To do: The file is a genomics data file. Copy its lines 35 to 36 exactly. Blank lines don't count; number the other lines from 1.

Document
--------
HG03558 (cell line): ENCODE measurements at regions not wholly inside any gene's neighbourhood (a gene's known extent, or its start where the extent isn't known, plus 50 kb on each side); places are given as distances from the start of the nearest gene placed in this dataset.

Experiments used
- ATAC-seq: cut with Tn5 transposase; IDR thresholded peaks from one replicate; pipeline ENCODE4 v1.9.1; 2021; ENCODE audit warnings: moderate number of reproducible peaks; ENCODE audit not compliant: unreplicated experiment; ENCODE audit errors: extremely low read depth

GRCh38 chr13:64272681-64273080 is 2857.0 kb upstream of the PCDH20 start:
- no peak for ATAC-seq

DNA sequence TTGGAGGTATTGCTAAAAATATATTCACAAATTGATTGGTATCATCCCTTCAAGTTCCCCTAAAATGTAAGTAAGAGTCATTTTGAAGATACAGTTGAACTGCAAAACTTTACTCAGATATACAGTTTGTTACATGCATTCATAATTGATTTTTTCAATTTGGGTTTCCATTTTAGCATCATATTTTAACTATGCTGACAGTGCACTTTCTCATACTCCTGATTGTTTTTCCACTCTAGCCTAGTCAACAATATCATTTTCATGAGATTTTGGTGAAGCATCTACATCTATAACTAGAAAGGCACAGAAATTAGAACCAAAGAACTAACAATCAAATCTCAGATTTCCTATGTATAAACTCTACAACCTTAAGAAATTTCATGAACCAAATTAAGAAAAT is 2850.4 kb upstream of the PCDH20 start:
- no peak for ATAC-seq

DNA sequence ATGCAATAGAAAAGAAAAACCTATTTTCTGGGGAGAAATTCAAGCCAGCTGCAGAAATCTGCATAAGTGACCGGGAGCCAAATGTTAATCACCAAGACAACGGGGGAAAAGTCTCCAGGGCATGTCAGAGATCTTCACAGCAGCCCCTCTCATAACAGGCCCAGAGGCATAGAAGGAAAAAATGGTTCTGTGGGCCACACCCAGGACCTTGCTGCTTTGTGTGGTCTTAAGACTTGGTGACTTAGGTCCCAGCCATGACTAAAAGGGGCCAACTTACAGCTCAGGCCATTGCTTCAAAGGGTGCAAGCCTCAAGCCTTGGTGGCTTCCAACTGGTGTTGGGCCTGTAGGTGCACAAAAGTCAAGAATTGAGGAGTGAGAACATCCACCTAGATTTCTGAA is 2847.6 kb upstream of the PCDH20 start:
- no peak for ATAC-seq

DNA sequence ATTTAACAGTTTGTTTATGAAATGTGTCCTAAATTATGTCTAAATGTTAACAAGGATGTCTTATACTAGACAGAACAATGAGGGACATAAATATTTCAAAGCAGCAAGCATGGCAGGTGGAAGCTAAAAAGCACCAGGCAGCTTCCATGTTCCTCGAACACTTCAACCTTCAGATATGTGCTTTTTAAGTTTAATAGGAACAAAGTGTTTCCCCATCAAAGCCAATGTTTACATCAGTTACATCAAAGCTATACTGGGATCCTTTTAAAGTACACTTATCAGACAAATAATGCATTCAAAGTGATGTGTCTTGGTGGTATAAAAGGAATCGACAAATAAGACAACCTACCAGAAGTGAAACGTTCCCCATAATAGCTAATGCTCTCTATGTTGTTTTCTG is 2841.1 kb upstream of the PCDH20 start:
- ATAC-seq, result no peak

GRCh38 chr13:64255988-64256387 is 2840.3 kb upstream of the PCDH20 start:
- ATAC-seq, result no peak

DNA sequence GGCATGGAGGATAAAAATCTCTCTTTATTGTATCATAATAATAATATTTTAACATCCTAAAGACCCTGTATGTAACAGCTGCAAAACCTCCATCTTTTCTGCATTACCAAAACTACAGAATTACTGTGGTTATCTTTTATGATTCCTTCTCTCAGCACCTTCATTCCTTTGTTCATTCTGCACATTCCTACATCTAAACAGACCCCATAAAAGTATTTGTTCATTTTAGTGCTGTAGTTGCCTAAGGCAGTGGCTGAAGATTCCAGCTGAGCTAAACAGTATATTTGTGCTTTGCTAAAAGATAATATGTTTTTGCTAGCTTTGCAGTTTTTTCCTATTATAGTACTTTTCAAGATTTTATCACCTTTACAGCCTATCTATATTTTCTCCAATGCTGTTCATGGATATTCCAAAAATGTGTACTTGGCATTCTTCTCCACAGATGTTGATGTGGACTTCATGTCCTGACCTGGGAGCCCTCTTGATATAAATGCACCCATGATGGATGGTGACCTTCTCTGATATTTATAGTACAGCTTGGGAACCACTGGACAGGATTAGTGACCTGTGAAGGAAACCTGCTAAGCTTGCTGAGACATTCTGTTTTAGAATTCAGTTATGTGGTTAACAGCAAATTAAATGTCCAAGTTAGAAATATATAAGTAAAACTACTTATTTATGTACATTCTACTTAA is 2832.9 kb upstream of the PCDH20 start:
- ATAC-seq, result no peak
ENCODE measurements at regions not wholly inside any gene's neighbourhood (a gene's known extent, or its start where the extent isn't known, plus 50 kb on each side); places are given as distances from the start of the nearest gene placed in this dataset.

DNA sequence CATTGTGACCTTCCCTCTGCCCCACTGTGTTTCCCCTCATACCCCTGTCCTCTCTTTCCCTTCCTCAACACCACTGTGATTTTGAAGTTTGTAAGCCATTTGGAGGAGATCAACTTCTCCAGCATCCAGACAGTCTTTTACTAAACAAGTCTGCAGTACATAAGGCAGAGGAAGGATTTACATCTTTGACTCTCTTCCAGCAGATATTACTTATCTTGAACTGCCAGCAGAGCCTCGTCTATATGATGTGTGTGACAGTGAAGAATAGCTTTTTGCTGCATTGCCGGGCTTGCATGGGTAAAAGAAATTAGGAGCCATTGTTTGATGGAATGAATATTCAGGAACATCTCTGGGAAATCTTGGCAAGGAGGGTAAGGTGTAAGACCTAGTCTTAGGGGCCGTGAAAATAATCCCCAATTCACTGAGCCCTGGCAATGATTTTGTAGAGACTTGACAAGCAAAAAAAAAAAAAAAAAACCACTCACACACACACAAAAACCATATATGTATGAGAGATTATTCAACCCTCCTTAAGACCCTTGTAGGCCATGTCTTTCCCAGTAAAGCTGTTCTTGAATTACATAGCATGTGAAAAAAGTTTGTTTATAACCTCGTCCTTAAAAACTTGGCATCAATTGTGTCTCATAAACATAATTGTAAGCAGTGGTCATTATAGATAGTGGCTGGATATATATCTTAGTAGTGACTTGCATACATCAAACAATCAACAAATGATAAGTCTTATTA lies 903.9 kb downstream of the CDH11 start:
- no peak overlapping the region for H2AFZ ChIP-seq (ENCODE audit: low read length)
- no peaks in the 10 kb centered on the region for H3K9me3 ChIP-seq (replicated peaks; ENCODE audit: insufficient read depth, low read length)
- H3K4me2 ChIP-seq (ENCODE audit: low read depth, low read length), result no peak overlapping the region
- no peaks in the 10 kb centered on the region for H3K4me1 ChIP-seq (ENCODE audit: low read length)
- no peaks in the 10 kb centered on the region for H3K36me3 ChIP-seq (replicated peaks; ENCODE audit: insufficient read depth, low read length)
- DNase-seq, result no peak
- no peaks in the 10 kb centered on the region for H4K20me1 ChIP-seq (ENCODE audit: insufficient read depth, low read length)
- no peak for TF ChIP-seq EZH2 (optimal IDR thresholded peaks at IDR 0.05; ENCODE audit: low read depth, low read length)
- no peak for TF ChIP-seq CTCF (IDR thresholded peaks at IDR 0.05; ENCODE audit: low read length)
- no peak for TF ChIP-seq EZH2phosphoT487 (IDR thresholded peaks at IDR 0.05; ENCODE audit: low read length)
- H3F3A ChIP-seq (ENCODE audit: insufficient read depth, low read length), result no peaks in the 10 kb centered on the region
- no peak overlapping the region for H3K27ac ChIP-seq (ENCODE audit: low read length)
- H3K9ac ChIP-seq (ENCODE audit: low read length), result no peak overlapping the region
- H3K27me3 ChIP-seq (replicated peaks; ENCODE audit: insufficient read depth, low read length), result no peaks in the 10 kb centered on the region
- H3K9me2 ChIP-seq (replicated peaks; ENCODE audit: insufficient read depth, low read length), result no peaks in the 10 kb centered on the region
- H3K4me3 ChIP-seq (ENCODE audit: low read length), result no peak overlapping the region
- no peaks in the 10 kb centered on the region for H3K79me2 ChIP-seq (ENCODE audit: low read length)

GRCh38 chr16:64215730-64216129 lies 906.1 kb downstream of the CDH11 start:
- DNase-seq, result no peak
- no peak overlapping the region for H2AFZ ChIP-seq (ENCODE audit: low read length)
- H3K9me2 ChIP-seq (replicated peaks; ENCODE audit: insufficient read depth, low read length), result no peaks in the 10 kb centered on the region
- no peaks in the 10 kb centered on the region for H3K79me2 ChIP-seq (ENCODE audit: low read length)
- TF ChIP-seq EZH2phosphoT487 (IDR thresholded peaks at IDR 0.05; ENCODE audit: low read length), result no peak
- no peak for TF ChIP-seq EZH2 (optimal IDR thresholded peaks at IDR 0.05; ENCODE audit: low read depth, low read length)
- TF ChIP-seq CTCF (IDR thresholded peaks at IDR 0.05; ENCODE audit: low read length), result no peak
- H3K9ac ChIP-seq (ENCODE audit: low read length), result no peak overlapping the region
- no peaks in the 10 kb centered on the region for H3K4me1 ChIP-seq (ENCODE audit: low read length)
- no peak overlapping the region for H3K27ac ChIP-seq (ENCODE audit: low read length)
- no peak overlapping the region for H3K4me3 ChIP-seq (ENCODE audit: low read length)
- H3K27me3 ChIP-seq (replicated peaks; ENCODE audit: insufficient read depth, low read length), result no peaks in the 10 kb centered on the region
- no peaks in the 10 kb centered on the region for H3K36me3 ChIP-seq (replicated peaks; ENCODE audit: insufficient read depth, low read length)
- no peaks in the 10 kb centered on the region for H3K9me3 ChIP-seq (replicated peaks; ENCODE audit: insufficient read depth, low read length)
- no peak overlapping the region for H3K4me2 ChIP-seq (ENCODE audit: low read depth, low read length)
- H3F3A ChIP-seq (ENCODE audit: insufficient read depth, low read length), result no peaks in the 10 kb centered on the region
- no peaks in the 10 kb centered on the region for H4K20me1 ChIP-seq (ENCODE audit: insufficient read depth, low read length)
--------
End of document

GRCh38 chr16:64215730-64216129 lies 906.1 kb downstream of the CDH11 start:
- DNase-seq, result no peak